This little post is purely for the sake of symbolic #100, spanning the first five months of this personal experiment, and an excuse perhaps to take the weekend off. It also affords a chance to think about the weirdness of blogging.
Perhaps the first question the blogger has to ask is: Am I writing for myself or for others? However much one might claim the former ("I don't really care if anyone reads it"), we know it's bogus. If it were for oneself it would be in a journal stashed in the closet and not on the Internet. Even the radically reticent Emily Dickinson (at least where actual publication was concerned), did not after all burn her poems, and presumably died hoping against hope that someone would discover them--and her.
Of course, writing within view of others, so to speak, is not at all the same as writing for others. Most bloggers, I think, have the attitude of "I'm pretty much writing for myself over here, but if you want to come look no one's going to stop you."
Even in relatively formal blogs comprising amateur reportage, commentary, or professional insights there is embodied an aspiration to be found of interest--not to six billion obviously, and indeed six might suffice. Don't all human beings secretly fantasize that their deepest speculations might be widely found to be somehow remarkable? Don't we all wish at some level to be the writer, thinker, or even celebrity whose hidden journals, once found, are a source of endless intrigue? Well, maybe it's just my own narcissism ("Physician, heal thyself").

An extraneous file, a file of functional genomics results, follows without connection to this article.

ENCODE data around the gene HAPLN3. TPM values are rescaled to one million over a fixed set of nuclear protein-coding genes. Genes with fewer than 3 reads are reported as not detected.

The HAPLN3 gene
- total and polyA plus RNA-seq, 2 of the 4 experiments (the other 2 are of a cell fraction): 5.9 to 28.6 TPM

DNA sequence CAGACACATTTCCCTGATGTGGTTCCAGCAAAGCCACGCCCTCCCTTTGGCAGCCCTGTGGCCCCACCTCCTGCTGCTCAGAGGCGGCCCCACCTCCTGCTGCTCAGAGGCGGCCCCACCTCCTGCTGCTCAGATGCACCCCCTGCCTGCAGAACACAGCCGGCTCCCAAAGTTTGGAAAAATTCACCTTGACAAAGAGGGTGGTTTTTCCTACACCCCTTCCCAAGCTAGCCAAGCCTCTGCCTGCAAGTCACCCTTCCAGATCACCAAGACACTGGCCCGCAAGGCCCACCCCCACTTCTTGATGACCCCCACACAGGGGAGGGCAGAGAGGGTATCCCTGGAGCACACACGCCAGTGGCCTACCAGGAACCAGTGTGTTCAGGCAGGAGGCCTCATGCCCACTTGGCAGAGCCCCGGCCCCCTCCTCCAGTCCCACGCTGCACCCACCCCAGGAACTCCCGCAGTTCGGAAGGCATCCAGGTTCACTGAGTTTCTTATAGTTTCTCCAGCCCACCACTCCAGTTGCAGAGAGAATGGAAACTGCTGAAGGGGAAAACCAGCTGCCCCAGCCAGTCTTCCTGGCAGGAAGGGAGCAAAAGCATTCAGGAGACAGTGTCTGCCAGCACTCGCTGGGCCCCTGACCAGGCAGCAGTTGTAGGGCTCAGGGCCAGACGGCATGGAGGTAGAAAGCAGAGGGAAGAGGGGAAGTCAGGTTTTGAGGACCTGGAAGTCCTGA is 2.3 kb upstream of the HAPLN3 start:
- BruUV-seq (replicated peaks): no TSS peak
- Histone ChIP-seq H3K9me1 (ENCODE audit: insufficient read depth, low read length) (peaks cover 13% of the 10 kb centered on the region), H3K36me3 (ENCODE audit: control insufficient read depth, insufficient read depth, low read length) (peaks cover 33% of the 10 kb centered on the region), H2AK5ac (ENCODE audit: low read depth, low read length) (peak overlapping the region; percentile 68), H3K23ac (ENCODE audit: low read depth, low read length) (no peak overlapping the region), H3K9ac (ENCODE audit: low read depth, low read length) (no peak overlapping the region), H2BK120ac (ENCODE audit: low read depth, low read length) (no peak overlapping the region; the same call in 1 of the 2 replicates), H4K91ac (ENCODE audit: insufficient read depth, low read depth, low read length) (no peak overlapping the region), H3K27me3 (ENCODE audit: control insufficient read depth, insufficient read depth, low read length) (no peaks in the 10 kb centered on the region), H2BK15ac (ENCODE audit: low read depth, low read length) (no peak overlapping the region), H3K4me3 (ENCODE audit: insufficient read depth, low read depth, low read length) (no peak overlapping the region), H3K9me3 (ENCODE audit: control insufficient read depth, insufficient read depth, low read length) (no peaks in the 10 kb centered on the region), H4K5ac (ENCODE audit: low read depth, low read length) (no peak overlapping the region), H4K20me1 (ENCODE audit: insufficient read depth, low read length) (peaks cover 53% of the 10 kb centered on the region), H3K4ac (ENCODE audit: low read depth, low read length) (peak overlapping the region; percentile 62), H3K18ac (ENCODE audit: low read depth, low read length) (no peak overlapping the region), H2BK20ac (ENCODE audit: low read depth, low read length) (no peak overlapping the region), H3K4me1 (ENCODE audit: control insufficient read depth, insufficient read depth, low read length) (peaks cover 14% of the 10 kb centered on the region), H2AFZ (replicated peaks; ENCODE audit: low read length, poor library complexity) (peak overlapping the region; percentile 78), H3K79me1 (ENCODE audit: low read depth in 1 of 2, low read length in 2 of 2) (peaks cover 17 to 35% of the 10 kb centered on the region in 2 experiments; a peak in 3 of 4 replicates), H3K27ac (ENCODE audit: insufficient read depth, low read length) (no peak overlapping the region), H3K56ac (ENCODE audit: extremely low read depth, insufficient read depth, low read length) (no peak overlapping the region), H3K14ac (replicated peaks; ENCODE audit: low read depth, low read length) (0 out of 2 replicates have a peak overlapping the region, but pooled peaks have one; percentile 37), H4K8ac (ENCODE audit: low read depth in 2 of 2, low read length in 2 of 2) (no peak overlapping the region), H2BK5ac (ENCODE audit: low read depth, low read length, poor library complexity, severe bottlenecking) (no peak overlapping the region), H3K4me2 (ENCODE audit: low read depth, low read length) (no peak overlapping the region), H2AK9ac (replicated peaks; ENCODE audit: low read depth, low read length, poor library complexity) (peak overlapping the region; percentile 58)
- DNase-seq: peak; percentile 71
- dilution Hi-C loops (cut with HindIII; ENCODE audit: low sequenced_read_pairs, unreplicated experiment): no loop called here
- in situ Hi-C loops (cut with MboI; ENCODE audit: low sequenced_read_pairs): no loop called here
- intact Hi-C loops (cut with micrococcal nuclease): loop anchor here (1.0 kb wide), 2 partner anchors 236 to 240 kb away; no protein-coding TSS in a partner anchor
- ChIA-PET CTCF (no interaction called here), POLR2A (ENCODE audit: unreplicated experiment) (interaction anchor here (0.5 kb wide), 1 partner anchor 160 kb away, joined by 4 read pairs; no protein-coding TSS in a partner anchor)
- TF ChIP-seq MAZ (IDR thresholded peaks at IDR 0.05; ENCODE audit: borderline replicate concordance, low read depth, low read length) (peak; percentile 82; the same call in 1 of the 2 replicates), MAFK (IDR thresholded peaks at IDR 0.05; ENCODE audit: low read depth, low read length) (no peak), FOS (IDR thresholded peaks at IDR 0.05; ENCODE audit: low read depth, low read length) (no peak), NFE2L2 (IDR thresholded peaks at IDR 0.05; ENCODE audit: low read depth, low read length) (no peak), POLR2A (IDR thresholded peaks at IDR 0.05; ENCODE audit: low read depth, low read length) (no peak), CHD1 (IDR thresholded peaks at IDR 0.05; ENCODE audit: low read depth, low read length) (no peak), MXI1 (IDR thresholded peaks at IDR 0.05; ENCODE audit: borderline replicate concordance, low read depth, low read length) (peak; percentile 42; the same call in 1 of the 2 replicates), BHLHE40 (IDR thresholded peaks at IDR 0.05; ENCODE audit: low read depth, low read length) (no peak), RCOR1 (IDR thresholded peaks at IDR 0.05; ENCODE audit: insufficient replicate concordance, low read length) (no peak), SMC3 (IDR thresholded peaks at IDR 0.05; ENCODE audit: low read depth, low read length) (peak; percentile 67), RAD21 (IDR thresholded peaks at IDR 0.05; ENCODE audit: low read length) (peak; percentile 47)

I am a devotee of the wide angle lens, of the aerial shot showing the interconnectedness of things, and of the ephemeral that is all the more valued for being so. It is in my nature to take things in in a glance as it were and move on. I don't say it's the best, indeed it likely is not, but it's the way I think and see.
Blogging can obviously be time-consuming. A major decision is whether to write only when one really feels some compelling pressure to express something (um, in a literary way I mean), or whether one ought to get something down every day even if it means a pedestrian post or two (or more). Some days one looks at the screen and thinks, "I got nothin' here."
So as a metaphor I'm sure others have probably used countless times already, a blog seems to me the cyber version of the message in the a bottle, sent out in a second rather than over a few years, but still providing one with the fantasy of achieving an unexpected connection. Human beings have a way of needing to project themselves across space and time.
So if anyone has any comments about what is useful or interesting in this or any blog I'd be happy to see them. Remarks such as "More interesting posts please" or "Okay, you can stop now," while understandable, might be best directed to my email. If you made it this far--thanks for reading!